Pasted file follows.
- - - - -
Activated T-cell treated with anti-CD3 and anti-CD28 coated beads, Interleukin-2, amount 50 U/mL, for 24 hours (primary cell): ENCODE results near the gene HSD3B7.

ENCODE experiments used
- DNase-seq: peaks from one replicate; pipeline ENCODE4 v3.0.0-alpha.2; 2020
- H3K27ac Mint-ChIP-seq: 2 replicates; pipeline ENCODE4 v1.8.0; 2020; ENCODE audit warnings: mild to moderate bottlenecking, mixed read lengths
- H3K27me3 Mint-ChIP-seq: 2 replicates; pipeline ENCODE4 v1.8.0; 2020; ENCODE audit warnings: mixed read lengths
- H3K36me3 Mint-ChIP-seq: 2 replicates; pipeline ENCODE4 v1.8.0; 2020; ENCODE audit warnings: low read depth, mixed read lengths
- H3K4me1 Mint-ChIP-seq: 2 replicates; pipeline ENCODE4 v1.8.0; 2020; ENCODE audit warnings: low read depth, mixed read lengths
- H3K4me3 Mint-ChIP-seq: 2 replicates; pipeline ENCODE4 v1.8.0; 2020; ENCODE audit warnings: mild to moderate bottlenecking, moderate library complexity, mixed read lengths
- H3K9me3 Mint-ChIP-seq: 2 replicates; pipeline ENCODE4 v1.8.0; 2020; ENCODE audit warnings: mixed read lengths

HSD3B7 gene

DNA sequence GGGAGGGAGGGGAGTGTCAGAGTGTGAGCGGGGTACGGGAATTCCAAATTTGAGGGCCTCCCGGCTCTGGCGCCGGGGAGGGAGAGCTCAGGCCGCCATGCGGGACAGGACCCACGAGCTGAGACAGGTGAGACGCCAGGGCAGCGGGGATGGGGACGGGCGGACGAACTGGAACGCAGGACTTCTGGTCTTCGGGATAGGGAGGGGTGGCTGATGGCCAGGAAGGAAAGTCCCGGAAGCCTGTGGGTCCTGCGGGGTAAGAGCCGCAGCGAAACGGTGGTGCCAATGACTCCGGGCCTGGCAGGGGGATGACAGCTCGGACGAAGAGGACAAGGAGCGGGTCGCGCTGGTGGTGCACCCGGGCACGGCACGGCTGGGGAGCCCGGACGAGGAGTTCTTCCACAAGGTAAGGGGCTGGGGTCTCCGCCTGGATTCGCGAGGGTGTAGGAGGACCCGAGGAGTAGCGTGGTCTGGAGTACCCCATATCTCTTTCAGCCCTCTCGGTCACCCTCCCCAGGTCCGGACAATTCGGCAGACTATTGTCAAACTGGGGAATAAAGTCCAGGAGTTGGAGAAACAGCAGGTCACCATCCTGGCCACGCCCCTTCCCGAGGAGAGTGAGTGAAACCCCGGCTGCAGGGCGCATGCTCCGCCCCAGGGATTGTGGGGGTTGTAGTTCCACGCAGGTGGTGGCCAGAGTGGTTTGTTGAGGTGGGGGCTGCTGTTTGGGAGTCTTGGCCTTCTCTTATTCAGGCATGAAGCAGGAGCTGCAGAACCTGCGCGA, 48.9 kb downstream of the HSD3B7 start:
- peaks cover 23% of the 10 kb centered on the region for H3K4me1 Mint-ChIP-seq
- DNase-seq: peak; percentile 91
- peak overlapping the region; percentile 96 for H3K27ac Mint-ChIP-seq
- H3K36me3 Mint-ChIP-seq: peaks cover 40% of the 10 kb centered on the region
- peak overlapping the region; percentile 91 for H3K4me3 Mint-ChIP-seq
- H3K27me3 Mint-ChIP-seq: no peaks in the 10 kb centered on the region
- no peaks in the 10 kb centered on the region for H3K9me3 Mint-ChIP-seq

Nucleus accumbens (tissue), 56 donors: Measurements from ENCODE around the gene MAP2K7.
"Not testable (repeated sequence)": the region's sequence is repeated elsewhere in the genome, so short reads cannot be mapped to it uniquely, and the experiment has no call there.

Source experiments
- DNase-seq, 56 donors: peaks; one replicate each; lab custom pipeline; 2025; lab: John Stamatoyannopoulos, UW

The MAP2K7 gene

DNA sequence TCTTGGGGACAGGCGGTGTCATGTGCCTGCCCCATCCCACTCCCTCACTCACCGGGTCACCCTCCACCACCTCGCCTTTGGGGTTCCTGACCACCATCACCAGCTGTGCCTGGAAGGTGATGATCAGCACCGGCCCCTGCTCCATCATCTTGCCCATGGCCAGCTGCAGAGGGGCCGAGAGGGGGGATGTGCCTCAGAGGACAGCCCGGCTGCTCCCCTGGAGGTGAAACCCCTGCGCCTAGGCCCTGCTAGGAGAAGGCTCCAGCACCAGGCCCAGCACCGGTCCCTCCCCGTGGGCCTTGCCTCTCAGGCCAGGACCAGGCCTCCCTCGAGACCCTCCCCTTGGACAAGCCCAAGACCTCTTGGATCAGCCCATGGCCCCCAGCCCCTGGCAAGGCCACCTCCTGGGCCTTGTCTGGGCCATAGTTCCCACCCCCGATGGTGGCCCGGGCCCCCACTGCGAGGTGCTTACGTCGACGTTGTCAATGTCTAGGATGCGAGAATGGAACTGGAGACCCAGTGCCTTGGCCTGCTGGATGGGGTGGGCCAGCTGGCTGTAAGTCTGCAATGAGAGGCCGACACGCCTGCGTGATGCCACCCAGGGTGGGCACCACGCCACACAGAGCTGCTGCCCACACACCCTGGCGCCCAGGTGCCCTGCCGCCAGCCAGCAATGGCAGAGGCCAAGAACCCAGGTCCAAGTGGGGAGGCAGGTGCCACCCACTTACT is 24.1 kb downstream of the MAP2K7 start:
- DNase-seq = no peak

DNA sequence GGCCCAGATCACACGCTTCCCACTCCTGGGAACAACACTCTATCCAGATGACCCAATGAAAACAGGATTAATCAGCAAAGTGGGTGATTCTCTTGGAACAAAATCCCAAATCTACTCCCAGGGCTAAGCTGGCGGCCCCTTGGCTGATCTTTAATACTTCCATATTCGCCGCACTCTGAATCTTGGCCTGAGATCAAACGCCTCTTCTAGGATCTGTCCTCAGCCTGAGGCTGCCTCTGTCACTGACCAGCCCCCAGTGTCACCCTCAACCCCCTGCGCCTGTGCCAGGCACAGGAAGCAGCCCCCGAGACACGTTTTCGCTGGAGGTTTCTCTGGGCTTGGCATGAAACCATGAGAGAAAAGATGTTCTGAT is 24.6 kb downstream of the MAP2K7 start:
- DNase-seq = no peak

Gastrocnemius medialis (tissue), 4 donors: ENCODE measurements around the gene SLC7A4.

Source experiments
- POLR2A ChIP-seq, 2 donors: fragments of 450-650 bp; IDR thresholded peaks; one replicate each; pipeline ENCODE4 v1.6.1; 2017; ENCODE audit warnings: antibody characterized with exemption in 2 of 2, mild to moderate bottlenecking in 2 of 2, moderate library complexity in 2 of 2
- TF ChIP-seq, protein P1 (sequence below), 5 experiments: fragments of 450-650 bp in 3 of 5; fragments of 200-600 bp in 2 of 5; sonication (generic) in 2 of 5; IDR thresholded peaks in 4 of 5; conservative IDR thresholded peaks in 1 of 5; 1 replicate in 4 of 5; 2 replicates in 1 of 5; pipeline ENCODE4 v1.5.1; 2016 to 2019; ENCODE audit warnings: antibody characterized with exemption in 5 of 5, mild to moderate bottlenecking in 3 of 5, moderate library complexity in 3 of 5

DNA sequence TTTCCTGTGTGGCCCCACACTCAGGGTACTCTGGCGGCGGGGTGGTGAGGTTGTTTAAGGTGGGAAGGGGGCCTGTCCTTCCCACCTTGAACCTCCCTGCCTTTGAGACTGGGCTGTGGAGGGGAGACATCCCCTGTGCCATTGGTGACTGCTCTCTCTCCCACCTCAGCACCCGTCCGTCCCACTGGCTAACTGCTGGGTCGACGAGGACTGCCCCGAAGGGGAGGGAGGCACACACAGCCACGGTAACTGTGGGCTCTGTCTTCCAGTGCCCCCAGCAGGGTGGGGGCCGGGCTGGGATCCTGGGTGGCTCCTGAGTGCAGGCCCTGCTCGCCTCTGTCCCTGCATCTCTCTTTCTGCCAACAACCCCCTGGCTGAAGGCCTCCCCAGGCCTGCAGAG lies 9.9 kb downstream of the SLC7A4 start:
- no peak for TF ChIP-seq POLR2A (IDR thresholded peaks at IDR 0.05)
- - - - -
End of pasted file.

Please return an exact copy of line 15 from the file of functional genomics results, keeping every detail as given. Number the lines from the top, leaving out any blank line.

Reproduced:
- H3K36me3 Mint-ChIP-seq: peaks cover 40% of the 10 kb centered on the region